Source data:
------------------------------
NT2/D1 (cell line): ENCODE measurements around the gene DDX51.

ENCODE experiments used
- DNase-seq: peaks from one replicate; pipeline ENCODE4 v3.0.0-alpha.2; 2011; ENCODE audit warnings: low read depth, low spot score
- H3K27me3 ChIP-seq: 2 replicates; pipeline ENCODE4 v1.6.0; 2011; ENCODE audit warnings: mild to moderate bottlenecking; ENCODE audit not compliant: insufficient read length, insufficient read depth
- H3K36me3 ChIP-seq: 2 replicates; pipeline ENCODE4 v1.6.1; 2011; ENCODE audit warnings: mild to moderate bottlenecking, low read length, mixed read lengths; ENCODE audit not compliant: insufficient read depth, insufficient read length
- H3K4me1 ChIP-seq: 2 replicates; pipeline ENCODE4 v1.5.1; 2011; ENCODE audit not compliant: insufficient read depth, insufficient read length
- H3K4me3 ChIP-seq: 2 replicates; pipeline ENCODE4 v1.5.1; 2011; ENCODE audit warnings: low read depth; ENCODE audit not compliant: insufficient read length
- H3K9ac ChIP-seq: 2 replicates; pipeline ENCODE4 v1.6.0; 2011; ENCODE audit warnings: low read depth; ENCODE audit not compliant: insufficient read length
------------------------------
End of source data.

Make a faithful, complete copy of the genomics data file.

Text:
NT2/D1 (cell line): ENCODE measurements around the gene DDX51.

ENCODE experiments used
- DNase-seq: peaks from one replicate; pipeline ENCODE4 v3.0.0-alpha.2; 2011; ENCODE audit warnings: low read depth, low spot score
- H3K27me3 ChIP-seq: 2 replicates; pipeline ENCODE4 v1.6.0; 2011; ENCODE audit warnings: mild to moderate bottlenecking; ENCODE audit not compliant: insufficient read length, insufficient read depth
- H3K36me3 ChIP-seq: 2 replicates; pipeline ENCODE4 v1.6.1; 2011; ENCODE audit warnings: mild to moderate bottlenecking, low read length, mixed read lengths; ENCODE audit not compliant: insufficient read depth, insufficient read length
- H3K4me1 ChIP-seq: 2 replicates; pipeline ENCODE4 v1.5.1; 2011; ENCODE audit not compliant: insufficient read depth, insufficient read length
- H3K4me3 ChIP-seq: 2 replicates; pipeline ENCODE4 v1.5.1; 2011; ENCODE audit warnings: low read depth; ENCODE audit not compliant: insufficient read length
- H3K9ac ChIP-seq: 2 replicates; pipeline ENCODE4 v1.6.0; 2011; ENCODE audit warnings: low read depth; ENCODE audit not compliant: insufficient read length